Now that you have a one-paragraph education on all things Gypsy, their strange houses should make more sense and you can understand why I was happy to hear them play while I ate. One was playing a violin, and the other an accordion. The violinist is supposedly known around the world, and he has been invited to play in a bunch of far away countries (not just Europe, but other continents too). Even though they were both wearing traditional clothing, the violinists short sleeve shirt showed his forearm tattoo that said “DEATH”. I bet that was a big hit in a high-class Japanese concert hall.
There was another group sharing the barn with us, and they were very interesting. They arrived a few minutes after us and asked for a moment of silence so they could say a prayer before their meal. It turns out they were from a local church and a Dutch church that had formed some sort of partnership. Therefore, the Hungarians were showing the Dutch people around and giving them a taste of their culture. The funniest part was that they didn’t seem to be the type of people who drink a lot of alcohol, so the pálinka and beer was starting to take effect. They were getting more and more into the music, and they even started singing their own words along with it. I thoroughly enjoyed the comedy of it all.
Just when we thought the dinner was over, we were about to leave. I opened the door of the barn and found myself face to face with four Hungarian teenagers who looked as though they were in the year 1400. My watch confirmed it was still 2011, so I headed back in to find out why they were there.
It turns out that these kids were going to show us some traditional clothes and folk dances. Our host explained (through our tour guide translators) the different pieces of clothing that they were wearing and what the purpose was. I was very impressed to learn that some of it was over 100 years old and they work very hard to keep it in good condition. An awkward turn was taken when it started to feel like the kids were cows being sold at auction. Oh well, the clothes were very nice.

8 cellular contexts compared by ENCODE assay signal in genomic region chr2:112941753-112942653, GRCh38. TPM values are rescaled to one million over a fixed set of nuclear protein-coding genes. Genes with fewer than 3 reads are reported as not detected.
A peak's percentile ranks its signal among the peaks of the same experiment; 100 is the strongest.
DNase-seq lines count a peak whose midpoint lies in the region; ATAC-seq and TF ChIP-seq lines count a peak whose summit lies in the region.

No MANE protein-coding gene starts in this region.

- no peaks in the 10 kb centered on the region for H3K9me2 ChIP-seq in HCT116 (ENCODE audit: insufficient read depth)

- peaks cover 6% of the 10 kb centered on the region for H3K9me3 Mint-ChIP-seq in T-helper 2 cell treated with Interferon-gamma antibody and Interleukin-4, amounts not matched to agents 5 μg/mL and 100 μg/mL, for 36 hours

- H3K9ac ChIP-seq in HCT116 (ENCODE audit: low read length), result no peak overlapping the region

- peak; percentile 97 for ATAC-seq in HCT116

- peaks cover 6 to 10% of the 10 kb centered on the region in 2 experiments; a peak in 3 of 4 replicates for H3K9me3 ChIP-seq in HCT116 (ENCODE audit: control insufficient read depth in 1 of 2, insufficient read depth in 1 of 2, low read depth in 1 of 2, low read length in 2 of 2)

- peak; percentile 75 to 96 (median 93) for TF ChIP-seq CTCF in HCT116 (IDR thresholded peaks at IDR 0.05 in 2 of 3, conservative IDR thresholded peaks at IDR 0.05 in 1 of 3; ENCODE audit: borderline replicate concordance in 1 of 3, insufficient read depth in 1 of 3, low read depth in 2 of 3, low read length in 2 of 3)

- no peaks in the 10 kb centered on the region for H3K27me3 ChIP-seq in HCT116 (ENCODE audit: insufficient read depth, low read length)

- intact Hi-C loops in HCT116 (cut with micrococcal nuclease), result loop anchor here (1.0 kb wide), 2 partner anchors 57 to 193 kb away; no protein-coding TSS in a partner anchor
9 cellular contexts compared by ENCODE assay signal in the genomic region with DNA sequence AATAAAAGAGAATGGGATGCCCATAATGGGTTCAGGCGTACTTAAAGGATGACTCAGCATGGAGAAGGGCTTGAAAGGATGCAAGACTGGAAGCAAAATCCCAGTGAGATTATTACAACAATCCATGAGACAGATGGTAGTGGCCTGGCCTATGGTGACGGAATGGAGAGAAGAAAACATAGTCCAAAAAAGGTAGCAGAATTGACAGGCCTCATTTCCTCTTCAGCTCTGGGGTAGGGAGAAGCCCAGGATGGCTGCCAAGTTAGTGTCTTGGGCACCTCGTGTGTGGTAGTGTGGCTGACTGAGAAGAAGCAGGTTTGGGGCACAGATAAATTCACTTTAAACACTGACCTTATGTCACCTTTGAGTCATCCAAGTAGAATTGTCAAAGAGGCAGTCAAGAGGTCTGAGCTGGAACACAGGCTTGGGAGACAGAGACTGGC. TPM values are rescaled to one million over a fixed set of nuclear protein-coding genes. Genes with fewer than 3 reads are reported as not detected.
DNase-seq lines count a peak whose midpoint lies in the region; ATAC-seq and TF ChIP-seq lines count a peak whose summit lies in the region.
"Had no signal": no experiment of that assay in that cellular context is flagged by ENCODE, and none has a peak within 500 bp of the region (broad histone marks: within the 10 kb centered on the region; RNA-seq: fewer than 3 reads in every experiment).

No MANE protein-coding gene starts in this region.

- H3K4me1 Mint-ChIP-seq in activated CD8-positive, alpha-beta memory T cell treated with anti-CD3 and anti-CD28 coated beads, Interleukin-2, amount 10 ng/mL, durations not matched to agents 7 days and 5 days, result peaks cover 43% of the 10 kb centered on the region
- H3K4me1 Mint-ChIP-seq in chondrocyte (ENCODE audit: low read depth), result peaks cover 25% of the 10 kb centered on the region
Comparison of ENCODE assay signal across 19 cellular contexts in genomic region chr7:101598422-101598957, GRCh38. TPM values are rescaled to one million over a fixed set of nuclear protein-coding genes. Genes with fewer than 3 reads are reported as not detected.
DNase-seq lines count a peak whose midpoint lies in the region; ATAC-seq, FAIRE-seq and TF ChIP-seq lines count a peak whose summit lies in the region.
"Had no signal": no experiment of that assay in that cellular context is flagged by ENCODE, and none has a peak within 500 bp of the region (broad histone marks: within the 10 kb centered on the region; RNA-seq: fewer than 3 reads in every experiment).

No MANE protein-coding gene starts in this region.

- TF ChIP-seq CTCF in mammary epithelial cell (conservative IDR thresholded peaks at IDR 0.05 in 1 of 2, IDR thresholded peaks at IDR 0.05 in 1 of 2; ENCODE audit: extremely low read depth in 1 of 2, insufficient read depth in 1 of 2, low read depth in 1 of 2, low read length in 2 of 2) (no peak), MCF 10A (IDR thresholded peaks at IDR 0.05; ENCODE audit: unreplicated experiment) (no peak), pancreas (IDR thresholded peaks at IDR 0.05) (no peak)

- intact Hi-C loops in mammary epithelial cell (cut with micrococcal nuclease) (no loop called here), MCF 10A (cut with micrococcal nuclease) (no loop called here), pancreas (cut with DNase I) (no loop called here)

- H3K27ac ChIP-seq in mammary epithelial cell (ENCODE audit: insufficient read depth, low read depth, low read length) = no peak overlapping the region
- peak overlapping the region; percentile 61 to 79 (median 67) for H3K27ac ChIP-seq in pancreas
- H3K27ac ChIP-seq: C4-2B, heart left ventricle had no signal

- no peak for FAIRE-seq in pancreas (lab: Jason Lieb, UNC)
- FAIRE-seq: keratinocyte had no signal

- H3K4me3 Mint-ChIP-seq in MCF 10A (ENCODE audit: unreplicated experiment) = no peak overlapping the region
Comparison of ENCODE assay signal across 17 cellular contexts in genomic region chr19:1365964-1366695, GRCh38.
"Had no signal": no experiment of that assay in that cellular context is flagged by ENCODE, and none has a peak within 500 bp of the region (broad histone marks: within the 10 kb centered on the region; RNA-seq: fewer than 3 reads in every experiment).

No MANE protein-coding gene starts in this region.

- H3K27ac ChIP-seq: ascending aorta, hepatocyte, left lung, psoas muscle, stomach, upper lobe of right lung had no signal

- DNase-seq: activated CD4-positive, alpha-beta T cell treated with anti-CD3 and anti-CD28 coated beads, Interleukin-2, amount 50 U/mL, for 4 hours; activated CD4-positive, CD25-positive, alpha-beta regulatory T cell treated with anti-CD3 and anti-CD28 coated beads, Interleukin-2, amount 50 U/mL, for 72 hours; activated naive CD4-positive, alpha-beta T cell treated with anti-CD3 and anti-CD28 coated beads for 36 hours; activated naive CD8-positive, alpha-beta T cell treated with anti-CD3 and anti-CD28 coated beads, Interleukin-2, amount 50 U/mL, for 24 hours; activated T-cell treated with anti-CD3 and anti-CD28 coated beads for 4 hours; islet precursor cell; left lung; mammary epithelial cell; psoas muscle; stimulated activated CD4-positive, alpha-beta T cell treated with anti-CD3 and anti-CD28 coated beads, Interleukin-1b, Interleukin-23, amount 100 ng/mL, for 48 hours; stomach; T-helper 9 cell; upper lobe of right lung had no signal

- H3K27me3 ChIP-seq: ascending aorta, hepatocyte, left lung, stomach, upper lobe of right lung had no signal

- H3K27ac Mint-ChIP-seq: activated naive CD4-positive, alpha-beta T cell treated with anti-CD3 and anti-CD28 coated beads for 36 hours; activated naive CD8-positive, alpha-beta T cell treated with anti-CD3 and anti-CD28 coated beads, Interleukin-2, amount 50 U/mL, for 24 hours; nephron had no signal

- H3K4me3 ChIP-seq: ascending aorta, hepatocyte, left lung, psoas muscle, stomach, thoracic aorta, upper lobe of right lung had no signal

Finally, the Gypsies played and the Hungarians danced. They showed us multiple different types of dances, and they had clearly practiced them a lot.
When they asked for volunteers to try the dances with them, I couldn’t resist. My buddy took control and restricted his dance partner to a very slow pace while he practiced his Hungarian. I, on the other hand, went for the full Transylvanian dancing experience. After I didn’t understand the word for “you’re a horrible dancer”, she tried a different approach.
Here are the instructions for the dance move that nearly killed me:
1. Clutch on to your dance partner so they have no chance to escape.
2. Forget trying to dance, simply sprint in a circle for a minimum of one minute.
3. Slow to a normal dance speed and style for about 20 seconds to watch the other person try to remain standing.
4. Repeat until the Gypsy song is over.
I survived and I looked awesome doing it. I can say that because I’m pretty sure no one took any pictures of me. But, I decided not to make that girl my future wife. Although she was pretty, she seemed to have a strong desire to end my life.
Mysterious palace mystery solved, another dance move to my repertoire, and one less girl I hope to marry. I’d call that a success.
Hungarian word of the day:
Pronounced “TSEE-gaahhh-nye”, and it means Gypsy. I don’t know how to say “tax evasion”.